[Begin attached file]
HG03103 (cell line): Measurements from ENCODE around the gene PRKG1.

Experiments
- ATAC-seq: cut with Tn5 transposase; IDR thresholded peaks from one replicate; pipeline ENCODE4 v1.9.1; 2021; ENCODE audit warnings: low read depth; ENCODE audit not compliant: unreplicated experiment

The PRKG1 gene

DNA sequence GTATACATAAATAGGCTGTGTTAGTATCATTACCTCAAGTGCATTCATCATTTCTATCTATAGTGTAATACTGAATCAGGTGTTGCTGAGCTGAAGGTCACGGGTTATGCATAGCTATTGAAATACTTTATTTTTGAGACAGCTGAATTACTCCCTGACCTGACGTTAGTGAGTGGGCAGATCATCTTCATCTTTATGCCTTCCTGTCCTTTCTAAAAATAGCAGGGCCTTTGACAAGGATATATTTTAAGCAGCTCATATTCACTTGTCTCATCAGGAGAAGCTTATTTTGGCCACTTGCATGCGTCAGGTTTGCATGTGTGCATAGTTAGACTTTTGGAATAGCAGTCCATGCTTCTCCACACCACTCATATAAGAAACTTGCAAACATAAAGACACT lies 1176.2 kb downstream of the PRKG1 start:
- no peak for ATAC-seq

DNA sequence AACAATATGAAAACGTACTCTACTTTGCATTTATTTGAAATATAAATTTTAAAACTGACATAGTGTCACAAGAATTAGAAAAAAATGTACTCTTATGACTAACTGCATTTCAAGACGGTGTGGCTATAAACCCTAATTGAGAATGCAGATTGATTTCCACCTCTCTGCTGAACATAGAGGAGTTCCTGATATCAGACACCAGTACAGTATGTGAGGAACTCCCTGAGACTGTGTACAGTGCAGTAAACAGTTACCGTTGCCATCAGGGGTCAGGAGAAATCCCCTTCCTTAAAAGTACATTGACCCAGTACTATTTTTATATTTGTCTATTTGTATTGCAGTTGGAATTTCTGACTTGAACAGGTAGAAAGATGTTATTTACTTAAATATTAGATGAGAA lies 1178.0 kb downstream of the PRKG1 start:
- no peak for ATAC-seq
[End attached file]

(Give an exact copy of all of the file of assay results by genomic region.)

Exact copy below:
HG03103 (cell line): Measurements from ENCODE around the gene PRKG1.

Experiments
- ATAC-seq: cut with Tn5 transposase; IDR thresholded peaks from one replicate; pipeline ENCODE4 v1.9.1; 2021; ENCODE audit warnings: low read depth; ENCODE audit not compliant: unreplicated experiment

The PRKG1 gene

DNA sequence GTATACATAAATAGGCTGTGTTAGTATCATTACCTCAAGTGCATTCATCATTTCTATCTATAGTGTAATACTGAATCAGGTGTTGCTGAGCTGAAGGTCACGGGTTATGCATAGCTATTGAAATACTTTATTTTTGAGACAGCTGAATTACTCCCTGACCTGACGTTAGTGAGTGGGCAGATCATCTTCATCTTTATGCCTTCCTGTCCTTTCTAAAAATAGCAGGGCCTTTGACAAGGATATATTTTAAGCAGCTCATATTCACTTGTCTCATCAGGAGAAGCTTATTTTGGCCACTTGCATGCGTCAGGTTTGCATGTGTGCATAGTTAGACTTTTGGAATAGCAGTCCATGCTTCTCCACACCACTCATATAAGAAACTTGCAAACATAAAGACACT lies 1176.2 kb downstream of the PRKG1 start:
- no peak for ATAC-seq

DNA sequence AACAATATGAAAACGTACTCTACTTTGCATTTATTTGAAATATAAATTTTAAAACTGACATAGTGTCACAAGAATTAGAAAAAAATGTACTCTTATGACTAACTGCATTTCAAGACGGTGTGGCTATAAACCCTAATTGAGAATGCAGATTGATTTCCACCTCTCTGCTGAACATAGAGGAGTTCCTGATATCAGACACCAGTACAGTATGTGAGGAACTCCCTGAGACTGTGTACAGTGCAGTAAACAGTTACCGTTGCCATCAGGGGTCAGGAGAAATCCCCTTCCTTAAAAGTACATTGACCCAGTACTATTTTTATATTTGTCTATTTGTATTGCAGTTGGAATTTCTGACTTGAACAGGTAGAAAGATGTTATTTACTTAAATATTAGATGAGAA lies 1178.0 kb downstream of the PRKG1 start:
- no peak for ATAC-seq